37. I think the “I’ll save you” syndrome is very current. many women try to find a man who then somehow try to change. I think that changing a man is possible and in some cases right but I think that the woman in question must ask herself “to what extent is it worth it?”. in fact in such a situation many times it is the woman who is injured by the relationship. this is because perhaps he deludes himself and tries to change what she cannot change.

  38. I believe that this ‘syndrome’ also belongs to the gender of men. I have never been involved, but i think that men are also trying to do and always give the best to think and believe that they have done the right thing , and show that they are different from other men. Even though this ‘sindrome’ is more characteristic of women because men are more inclined to lead a ‘dark and dangerous’ life.

  39. In my personal opinion, this syndrome exists not only in women, but even in men. Like literature teaches us, it’s more frequent that a girl falls in love with a dangerous, or violent man. But I think that men can live similar conditions. Anyway, nowadays this phenomenon of violent, or dangerous men is less diffused, but it’s never to be not considered.

  40. the “I will save you” syndrome, makes the in love young women feeling able to change the character of their lovers, being able to save him and bringing him to the “white” side, of sweetness, kindness, trust and rationality. Often, however, the men they are in love with, just like Heatcliff and Mr. Rochster have no intention about changing, or being changed, they belong to the dark, they are uncontrollable and irrational men, certainly more attractive than the boring Edgar Linton of the moment, but even more dangerous. In fact, the poor in love ladies instead of saving them, end up as victims, such as Chaterine Earnshaw and Jane who, despite her newly acquired fortune, finds herself acting as a caregiver to a selfish man and now devoid of charm. In my opinion, more than the idea of ​​changing these “hot” men, the girls hope that these men so irrational and uncontrollable, rather than change completely, can acquire kindness and sweetness only towards them, making them feel somehow special and unique. “Being a strong man’s weakness” ..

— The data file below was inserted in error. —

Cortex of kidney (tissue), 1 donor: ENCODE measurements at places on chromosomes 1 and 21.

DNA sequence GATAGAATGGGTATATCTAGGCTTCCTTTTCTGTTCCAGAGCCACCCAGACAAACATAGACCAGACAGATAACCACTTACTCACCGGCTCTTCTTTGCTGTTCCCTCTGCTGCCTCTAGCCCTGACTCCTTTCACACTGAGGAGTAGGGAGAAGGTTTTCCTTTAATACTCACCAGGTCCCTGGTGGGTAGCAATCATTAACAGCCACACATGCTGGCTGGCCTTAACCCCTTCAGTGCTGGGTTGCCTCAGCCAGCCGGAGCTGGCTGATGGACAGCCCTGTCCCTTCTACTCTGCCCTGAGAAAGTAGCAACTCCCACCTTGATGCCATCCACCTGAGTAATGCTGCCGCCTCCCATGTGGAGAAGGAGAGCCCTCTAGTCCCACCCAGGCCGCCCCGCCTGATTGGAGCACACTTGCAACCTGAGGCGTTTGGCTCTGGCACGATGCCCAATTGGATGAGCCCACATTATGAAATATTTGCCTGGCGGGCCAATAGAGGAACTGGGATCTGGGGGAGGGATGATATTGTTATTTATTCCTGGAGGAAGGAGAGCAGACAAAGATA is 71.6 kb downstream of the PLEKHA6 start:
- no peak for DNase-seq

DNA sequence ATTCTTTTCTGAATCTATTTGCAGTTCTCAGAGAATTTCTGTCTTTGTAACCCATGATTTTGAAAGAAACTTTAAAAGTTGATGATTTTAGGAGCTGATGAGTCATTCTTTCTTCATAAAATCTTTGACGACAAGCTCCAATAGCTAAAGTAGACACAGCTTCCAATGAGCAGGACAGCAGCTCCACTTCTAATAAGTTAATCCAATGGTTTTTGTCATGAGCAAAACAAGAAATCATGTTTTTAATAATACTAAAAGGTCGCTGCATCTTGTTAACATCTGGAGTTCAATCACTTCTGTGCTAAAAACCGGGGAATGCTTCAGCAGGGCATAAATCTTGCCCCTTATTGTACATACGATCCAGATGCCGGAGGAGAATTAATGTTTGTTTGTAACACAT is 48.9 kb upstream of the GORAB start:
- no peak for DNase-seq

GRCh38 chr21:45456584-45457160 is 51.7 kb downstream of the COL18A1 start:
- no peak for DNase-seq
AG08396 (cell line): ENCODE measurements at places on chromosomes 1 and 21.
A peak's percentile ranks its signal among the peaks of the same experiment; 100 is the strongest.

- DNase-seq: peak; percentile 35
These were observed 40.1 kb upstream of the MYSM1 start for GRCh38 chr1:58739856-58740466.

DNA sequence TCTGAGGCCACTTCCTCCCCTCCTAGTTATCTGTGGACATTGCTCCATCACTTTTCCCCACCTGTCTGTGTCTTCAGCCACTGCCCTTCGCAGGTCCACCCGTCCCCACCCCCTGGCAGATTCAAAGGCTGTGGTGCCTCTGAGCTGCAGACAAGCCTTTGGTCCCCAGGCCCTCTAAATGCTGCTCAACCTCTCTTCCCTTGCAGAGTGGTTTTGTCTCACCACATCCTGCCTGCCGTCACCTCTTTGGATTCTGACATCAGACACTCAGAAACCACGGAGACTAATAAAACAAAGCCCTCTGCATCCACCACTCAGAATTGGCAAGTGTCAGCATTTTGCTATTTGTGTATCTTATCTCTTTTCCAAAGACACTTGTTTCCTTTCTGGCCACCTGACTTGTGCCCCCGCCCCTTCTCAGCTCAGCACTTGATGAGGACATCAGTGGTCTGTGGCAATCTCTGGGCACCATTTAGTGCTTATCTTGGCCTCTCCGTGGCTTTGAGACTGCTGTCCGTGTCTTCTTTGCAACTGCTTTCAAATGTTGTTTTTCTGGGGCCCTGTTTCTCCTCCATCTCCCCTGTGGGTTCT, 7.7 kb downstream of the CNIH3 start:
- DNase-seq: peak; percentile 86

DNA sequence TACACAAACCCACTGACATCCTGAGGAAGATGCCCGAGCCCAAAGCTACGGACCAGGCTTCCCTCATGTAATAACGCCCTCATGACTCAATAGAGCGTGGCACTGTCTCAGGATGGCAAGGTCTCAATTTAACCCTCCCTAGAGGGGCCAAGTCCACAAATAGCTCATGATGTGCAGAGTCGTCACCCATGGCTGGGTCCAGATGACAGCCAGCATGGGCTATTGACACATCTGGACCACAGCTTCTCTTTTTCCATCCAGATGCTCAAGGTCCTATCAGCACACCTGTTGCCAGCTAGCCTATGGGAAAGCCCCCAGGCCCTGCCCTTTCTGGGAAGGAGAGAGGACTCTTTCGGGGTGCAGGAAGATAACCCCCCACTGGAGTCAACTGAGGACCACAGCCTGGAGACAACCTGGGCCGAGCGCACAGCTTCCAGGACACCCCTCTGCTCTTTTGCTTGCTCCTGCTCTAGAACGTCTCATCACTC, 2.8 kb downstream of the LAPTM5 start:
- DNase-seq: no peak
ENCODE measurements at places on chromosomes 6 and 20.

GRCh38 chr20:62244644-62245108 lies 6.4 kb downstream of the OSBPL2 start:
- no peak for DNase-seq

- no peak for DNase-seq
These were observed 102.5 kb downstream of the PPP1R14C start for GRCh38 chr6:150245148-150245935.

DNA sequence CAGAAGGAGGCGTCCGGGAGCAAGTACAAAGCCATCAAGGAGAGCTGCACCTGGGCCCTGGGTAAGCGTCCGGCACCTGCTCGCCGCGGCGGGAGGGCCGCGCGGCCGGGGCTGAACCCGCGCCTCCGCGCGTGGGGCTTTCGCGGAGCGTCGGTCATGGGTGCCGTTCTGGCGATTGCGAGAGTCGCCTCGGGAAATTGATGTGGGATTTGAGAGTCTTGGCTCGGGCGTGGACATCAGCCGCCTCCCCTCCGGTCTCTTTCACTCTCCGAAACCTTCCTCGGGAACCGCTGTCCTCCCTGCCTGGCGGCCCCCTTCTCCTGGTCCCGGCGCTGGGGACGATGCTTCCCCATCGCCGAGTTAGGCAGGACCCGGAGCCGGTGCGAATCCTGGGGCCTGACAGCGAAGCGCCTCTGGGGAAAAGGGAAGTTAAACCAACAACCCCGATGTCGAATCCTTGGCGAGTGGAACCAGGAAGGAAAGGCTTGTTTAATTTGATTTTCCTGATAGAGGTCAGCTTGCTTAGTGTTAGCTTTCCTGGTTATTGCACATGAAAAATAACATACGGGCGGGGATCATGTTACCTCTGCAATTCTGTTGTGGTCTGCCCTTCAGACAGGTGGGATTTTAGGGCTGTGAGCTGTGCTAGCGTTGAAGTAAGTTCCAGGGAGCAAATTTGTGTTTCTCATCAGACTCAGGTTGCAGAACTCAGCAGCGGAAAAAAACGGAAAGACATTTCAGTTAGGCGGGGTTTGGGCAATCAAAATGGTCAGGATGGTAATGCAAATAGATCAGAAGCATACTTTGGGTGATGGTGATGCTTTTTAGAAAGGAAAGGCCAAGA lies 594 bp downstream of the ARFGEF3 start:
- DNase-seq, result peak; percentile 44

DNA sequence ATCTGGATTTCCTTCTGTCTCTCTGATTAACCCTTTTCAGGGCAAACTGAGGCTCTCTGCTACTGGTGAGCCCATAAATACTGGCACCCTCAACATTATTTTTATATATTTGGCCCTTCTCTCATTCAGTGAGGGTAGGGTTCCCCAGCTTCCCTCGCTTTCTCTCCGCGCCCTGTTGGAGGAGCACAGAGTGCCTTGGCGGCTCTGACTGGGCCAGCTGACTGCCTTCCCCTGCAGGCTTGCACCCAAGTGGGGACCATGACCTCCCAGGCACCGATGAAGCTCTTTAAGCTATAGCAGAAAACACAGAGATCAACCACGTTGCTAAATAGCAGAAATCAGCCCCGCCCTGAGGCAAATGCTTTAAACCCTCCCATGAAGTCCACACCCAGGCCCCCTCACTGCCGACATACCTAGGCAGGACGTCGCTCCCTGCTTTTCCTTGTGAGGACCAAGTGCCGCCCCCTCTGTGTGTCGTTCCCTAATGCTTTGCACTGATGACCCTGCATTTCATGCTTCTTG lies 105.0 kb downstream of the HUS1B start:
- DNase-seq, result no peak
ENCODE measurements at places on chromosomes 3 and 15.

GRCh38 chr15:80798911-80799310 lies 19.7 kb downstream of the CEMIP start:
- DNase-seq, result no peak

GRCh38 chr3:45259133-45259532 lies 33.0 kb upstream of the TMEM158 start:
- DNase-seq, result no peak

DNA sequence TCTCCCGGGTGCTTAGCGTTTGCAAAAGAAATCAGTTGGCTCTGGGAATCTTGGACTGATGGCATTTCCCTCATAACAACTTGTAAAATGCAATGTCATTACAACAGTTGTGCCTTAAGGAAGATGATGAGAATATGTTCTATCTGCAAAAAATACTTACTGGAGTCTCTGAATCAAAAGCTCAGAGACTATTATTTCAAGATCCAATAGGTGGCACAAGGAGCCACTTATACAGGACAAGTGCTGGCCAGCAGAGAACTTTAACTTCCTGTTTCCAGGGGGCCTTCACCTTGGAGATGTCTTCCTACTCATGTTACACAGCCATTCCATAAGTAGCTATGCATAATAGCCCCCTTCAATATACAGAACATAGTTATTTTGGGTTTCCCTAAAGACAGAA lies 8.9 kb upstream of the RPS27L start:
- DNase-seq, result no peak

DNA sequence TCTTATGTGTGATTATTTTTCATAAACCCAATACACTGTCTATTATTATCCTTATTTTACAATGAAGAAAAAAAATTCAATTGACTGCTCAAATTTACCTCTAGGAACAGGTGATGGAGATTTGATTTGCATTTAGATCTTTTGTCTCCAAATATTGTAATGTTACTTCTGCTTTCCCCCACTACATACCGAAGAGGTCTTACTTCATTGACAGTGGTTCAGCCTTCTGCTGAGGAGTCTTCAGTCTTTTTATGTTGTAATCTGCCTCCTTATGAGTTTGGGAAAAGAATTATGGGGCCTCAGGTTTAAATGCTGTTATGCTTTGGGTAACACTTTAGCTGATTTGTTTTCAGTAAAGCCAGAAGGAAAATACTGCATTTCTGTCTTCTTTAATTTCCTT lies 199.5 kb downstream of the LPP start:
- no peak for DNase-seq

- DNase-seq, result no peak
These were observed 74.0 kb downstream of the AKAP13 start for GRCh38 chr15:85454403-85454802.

41. In my opinion, the “I’ll save you” syndrome is not determined by gender (male or female) but by the feelings experienced for the other person and by a problem of the person who looks after a second person. When I love someone (relative, partner or friend) I want them to be well and happy, so if there are any bad habits I try to be the one to solve them. Often, however, people with problems have serious problems, they can be violent and dangerous so the helper becomes a victim. But what’s underneath this? According to some psychological studies, the helper always hasn’t had enough love from his parents, so he or she try to compensate for that emptiness by carrying all the problems.
    So, maybe due to the habits of the society of the time women were more likely to inherit this syndrome but nowadays I think the chances are more balanced.